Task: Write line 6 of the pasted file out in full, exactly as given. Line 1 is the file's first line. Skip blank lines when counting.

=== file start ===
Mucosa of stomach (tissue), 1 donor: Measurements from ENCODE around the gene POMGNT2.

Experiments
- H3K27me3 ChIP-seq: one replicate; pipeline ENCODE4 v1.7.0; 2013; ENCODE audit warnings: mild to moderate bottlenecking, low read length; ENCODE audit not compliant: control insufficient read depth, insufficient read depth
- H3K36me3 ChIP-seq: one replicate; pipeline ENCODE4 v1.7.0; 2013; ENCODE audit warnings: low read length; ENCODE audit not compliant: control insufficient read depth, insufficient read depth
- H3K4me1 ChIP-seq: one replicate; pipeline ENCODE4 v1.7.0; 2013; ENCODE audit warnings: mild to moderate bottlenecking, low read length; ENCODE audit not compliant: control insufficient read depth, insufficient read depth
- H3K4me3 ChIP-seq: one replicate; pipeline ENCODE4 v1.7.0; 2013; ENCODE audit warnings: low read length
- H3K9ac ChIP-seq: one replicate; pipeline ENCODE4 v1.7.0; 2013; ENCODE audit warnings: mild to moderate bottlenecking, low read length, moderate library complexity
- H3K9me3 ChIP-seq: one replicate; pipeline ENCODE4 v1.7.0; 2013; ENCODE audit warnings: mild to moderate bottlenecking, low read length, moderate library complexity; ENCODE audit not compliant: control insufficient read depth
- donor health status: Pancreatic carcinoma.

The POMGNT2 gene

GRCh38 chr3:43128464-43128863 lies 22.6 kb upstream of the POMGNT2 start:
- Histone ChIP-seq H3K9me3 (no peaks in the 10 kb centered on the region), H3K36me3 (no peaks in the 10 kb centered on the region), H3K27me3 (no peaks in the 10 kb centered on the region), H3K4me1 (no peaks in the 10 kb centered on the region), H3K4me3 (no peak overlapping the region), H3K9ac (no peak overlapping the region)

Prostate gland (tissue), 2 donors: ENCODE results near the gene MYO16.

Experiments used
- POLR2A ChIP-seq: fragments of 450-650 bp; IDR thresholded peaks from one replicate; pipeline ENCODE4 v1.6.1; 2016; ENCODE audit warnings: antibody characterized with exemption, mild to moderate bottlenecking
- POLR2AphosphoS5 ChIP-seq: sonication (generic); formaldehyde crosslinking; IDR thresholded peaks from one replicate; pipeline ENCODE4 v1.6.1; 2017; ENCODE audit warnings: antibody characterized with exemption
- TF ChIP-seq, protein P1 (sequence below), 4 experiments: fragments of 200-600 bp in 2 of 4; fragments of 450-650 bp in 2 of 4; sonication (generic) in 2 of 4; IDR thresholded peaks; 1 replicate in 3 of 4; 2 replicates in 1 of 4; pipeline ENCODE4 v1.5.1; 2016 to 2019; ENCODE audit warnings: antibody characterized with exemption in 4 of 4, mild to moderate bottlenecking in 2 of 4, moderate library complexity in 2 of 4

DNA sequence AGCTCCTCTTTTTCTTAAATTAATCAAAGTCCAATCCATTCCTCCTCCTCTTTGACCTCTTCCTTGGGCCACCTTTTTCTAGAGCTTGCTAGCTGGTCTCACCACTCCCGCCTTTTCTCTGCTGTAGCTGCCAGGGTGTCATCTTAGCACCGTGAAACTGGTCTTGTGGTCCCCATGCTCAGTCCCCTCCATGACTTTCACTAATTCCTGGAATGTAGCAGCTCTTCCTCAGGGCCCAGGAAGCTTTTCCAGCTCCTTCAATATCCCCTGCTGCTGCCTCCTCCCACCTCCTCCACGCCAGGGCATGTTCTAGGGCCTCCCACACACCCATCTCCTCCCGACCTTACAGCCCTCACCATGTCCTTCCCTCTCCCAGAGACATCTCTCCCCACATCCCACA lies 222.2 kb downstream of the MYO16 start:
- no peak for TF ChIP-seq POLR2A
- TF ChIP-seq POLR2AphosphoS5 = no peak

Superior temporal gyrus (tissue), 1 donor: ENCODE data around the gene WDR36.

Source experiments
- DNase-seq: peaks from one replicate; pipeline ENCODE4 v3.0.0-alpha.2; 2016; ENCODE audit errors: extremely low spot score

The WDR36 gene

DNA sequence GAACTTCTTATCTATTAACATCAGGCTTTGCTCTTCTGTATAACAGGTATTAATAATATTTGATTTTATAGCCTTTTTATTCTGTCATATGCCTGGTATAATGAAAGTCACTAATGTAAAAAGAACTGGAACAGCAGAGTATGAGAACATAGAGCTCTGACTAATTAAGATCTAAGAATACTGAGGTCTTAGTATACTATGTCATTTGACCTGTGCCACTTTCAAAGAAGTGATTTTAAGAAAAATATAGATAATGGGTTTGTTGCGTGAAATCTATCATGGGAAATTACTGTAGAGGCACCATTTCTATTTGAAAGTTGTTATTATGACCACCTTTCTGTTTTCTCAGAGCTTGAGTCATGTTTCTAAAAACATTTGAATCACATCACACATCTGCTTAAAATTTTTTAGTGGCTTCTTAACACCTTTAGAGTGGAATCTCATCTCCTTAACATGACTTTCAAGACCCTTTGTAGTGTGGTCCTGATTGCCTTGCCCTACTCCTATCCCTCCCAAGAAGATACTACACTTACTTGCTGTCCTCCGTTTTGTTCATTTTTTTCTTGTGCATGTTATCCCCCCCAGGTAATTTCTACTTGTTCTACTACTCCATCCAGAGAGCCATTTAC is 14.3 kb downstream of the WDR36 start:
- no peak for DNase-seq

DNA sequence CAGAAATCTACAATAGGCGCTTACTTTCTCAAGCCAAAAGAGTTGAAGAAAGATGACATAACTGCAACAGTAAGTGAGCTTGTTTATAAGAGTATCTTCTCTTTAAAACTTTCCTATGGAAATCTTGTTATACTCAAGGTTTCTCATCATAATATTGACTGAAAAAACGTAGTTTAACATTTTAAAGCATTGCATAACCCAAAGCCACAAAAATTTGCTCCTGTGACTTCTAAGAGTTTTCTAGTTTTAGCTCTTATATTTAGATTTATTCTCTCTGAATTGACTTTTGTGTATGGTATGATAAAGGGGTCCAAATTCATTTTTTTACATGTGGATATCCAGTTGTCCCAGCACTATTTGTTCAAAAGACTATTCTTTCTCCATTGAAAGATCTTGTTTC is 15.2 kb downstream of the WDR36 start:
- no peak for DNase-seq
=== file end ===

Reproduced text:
- H3K4me3 ChIP-seq: one replicate; pipeline ENCODE4 v1.7.0; 2013; ENCODE audit warnings: low read length